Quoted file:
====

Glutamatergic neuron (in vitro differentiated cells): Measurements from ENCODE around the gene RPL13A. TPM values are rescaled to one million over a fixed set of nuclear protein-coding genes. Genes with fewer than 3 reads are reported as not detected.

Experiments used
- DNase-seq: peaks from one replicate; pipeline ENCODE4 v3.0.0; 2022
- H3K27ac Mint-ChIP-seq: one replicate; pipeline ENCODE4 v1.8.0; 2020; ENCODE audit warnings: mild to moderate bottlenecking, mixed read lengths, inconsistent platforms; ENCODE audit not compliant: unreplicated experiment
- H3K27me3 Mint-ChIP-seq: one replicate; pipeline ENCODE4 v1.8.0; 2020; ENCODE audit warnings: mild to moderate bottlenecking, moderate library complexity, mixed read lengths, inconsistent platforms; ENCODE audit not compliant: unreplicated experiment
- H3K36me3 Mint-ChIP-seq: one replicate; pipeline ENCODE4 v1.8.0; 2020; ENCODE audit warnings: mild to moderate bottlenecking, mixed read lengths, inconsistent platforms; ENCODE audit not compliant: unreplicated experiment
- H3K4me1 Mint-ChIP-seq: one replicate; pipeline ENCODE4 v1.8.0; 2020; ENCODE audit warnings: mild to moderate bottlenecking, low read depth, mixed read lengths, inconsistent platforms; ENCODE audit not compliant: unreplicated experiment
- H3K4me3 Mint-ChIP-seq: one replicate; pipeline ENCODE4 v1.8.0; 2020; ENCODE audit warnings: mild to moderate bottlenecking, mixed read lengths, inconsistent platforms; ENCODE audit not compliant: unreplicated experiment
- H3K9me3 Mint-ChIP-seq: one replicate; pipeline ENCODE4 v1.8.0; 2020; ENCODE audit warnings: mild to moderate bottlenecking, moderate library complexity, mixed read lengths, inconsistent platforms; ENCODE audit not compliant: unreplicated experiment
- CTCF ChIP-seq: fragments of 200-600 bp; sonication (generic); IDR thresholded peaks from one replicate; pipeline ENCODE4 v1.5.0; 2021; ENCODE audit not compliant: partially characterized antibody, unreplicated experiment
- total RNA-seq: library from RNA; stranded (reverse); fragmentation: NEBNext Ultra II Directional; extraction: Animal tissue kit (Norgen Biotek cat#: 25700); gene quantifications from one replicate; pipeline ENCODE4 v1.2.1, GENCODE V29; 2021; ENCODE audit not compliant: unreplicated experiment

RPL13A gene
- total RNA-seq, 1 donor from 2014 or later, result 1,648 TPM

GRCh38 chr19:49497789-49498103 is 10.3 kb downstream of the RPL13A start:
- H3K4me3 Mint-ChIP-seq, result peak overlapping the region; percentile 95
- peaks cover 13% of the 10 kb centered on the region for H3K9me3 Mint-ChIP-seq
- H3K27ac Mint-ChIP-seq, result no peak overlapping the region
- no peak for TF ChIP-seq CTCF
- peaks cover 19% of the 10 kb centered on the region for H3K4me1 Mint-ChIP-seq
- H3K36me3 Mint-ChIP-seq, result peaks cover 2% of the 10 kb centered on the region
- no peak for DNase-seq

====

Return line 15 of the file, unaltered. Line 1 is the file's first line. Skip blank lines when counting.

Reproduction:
- H3K4me3 Mint-ChIP-seq, result peak overlapping the region; percentile 95